One of the legendary technology relationships is hitting a bump in the road. Like in many existing marriages it starts with poor communications. Usually by poor communications we mean silence. Things are not being spoken. Then when spoken it comes as a surprise to one party or both. That has been the case of late between two of the industries legendary companies: Intel and Microsoft. For so many years the term Wintel has been synonymous with the PC industry. If you bought a desktop it would simply come with the Windows operating system and the microprocessor would be a Intel x86 chip. With each new release of Windows Bill Gates would meet with Andy Grove to talk about the future of computing and what type of power he could expect with next microprocessor. How could Microsoft software best leverage increased processor capabilities.
But over the course of the past few years that relationship has started to become a bit fractured. One of the big shifts in the industry over the past decade has been the increasing fast paced move to mobile devices. Today this comes in two primary flavors: Smartphones and Tablets. The shift to the mobile revolution has happened quickly led by Apple Computers and followed by others. We have lot’s of choices we as consumers can make. Do I want to go down the Apple path? What about Google? Amazon Kindle Fire? A Nook anyone? With choice comes competition and the rules of ninety percent market share are being changed. With that partnerships are being challenged. What was once cozy and friendly is being cooled over with thin sheets of ice. It is dangerous in the world of business to get comfortable. Comfort is usually something that happens with time and understandably or not, Microsoft and Intel got too comfortable. Microsoft recently has seen the wedge driven by Apple and in particular the iPad. The iPad’s power management and instant boot capabilities really changed consumer expectations in how a PC should work. the idea of instant on has been around for a long time. I remember in the days of running WindowsNT at Microsoft the pain of booting up every morning. It seemed like a five-minute process (I am pretty sure it was). Not to mention the number of times I had to reboot during the course of the week. I am sure over the course of a year a day or two of productivity was lost just due to the Windows boot process. Then along comes the iPad and with the touch of a button and a swipe of a finger I am on the internet. How? Well it is interesting in the Steve Jobs biography that originally he was going to build the iPad with a Intel based micro processor. He viewed the partnership Apple had developed with Intel since moving off the Motorola chip as important and working well. However some smart people at Apple said we can get a lot better performance if we go with a RISC based chip versus the Intel CISC based chip. The power management capabilities and over all performance trumped the partnership. Apple had the right idea, in the end customer experience outweighs all. The success of the iPad and creation on a new market, the tablet space, created disruption in the industry. However you define it, make no question that many people postponed a laptop purchase and decided to buy a tablet. Thus requiring no Microsoft software and no Intel chip. The result has been both companies pursuing individual market opportunities. Intel has sought out Google to try to forge a closer relationship to support Android based tablet devices and pursue the other larger player in the tablet pie. Microsoft announced over a year ago its pursuit of supporting and later creating a tablet based on ARM (RISC based chip). As PC and Laptop growth slows it will be vitally important for each company to have a play in the mobile market place.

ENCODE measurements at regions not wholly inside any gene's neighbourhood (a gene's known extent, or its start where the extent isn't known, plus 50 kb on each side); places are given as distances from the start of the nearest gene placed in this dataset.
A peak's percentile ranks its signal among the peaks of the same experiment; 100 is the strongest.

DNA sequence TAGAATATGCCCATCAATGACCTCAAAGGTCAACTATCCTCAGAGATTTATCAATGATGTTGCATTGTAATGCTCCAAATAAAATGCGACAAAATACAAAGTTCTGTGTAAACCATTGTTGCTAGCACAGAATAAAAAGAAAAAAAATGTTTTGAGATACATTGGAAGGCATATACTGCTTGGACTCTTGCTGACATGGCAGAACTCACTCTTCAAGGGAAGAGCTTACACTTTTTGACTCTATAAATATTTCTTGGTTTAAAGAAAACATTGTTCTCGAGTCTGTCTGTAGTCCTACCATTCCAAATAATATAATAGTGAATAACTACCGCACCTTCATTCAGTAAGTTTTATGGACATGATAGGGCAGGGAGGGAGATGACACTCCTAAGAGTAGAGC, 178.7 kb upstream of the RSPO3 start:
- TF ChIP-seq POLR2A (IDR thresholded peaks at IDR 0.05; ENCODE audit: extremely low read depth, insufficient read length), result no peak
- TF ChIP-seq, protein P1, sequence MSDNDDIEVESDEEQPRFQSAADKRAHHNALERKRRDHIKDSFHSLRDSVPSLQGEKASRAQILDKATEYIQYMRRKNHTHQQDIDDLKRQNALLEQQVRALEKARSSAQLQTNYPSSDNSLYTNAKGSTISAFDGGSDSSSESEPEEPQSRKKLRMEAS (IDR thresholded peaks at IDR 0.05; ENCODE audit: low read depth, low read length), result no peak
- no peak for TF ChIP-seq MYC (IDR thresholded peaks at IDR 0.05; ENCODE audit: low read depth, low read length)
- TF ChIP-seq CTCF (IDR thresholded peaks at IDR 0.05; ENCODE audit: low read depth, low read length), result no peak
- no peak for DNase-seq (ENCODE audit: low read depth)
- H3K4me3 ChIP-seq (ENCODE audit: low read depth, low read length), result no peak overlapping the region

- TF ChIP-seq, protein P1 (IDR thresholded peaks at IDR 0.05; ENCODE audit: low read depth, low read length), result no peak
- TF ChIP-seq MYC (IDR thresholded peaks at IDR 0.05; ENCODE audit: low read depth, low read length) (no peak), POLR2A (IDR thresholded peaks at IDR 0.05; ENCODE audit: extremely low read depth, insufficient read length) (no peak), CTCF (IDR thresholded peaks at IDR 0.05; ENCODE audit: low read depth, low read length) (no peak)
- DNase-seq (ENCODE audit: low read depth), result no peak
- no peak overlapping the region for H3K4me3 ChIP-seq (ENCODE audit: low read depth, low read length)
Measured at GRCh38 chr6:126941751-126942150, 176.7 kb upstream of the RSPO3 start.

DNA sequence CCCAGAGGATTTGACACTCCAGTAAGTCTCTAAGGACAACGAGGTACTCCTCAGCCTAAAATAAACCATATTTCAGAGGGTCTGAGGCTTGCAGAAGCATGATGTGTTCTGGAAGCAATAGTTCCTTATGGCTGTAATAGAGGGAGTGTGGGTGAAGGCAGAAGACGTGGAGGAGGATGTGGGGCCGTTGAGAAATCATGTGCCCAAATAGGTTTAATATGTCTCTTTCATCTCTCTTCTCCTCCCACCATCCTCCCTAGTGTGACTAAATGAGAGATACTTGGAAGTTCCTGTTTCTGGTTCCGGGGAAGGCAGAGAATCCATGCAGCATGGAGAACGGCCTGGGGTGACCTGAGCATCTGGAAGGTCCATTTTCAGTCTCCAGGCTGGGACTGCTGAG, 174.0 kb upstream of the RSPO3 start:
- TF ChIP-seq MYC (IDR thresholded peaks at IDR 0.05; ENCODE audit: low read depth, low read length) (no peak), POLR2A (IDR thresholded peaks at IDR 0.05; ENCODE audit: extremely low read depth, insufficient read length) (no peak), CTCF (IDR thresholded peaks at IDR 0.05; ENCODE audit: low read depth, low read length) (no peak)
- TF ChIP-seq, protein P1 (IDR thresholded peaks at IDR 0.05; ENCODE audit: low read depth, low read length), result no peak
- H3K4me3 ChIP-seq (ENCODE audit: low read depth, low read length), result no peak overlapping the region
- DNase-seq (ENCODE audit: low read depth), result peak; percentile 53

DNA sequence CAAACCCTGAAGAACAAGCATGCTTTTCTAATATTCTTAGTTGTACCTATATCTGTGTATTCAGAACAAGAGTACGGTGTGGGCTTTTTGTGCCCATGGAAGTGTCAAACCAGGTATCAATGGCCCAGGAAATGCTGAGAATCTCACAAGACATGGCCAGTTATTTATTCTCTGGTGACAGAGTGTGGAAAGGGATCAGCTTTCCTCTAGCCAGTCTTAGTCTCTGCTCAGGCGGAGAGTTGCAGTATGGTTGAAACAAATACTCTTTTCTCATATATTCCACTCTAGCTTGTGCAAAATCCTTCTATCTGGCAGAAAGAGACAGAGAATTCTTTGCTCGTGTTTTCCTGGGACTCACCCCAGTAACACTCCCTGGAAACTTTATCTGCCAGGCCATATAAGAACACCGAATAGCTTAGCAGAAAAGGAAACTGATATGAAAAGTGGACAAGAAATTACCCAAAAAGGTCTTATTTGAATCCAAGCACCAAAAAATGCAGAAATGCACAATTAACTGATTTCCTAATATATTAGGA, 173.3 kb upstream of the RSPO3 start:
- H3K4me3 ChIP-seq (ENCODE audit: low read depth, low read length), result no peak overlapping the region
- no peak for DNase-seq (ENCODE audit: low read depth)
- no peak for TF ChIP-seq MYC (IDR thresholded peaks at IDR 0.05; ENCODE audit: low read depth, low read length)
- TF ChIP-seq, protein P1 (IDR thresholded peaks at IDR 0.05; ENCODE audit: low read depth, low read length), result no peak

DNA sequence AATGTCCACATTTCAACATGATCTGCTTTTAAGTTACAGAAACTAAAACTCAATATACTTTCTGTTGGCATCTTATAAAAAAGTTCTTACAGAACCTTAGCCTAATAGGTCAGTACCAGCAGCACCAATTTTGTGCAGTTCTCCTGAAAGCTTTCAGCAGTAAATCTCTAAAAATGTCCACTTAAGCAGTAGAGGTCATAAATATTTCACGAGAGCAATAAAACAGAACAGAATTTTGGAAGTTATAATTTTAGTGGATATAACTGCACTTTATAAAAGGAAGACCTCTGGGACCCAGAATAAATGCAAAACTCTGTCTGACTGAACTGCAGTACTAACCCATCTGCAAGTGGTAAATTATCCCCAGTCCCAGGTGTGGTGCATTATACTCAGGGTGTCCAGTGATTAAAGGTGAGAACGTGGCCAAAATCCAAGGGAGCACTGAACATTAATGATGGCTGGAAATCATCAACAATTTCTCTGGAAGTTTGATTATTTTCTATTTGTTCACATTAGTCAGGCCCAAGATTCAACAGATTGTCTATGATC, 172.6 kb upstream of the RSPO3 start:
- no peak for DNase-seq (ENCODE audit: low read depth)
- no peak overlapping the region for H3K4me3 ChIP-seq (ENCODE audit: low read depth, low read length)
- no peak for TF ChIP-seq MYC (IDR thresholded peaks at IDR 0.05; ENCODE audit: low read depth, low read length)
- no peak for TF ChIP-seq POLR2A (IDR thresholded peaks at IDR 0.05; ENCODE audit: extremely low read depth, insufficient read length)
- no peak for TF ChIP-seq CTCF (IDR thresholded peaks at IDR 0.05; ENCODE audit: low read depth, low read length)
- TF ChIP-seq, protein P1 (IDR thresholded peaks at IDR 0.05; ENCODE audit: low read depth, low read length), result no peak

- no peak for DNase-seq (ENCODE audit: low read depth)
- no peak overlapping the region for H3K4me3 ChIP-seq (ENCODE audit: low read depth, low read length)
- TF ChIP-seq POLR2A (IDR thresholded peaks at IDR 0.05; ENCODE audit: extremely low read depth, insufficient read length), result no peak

In fairness to both companies it is a testament to their legendary status in the industry that the relationship has been so harmonious for so long. Over two decades. In any industry to have such a long-lasting relationship that has been both cordial and successful is quite amazing. However in technology things move quick and to get too comfortable with the future is to be the surest path to making certain your demise. In this regard both Microsoft and Intel are guilty. I have felt for a long time that both companies felt in the computing industry that they felt the hub of all technology experiences would be the PC. In the age of the internet where everything is being decentralized and it is being distributed across he network , keep in mind it knows no boundaries. That includes our homes and businesses. Our homes have wireless networks distributed between desktops, laptops, tablets and smartphones. The future will only bring more devices. Where I once could say 100% of my internet time is on the PC, in a distributed environment the number continues to shrink. That is why smartphones and tablets are disruptive technologies. It is also why Intel and Microsoft are dimming stars gradually fading and reaching out to grab a last strand of light that once was.
Good Night and Good Luck
Hans Henrik Hoffmann October 11, 2012